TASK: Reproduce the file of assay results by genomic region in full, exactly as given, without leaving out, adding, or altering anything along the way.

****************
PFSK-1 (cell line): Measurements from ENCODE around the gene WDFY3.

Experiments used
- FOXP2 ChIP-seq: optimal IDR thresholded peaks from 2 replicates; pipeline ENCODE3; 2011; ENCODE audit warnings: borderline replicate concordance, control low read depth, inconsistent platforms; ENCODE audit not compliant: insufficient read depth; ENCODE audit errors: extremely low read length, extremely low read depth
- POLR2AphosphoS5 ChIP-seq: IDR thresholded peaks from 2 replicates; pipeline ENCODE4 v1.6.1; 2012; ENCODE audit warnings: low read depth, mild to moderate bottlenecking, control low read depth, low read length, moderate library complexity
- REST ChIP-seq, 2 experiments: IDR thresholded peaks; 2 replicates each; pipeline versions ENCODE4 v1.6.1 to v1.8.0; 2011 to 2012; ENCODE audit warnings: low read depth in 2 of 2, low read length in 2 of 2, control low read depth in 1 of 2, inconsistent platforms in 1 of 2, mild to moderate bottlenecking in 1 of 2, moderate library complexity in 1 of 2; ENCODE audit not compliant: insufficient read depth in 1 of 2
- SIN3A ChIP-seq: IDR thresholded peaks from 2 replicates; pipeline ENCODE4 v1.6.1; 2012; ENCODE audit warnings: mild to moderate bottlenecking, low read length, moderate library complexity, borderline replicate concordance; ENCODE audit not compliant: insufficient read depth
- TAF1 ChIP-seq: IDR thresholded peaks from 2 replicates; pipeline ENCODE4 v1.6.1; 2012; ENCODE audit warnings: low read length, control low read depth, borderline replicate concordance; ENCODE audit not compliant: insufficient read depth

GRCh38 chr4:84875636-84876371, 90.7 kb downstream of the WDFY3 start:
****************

PFSK-1 (cell line): Measurements from ENCODE around the gene WDFY3.

Experiments used
- FOXP2 ChIP-seq: optimal IDR thresholded peaks from 2 replicates; pipeline ENCODE3; 2011; ENCODE audit warnings: borderline replicate concordance, control low read depth, inconsistent platforms; ENCODE audit not compliant: insufficient read depth; ENCODE audit errors: extremely low read length, extremely low read depth
- POLR2AphosphoS5 ChIP-seq: IDR thresholded peaks from 2 replicates; pipeline ENCODE4 v1.6.1; 2012; ENCODE audit warnings: low read depth, mild to moderate bottlenecking, control low read depth, low read length, moderate library complexity
- REST ChIP-seq, 2 experiments: IDR thresholded peaks; 2 replicates each; pipeline versions ENCODE4 v1.6.1 to v1.8.0; 2011 to 2012; ENCODE audit warnings: low read depth in 2 of 2, low read length in 2 of 2, control low read depth in 1 of 2, inconsistent platforms in 1 of 2, mild to moderate bottlenecking in 1 of 2, moderate library complexity in 1 of 2; ENCODE audit not compliant: insufficient read depth in 1 of 2
- SIN3A ChIP-seq: IDR thresholded peaks from 2 replicates; pipeline ENCODE4 v1.6.1; 2012; ENCODE audit warnings: mild to moderate bottlenecking, low read length, moderate library complexity, borderline replicate concordance; ENCODE audit not compliant: insufficient read depth
- TAF1 ChIP-seq: IDR thresholded peaks from 2 replicates; pipeline ENCODE4 v1.6.1; 2012; ENCODE audit warnings: low read length, control low read depth, borderline replicate concordance; ENCODE audit not compliant: insufficient read depth

GRCh38 chr4:84875636-84876371, 90.7 kb downstream of the WDFY3 start: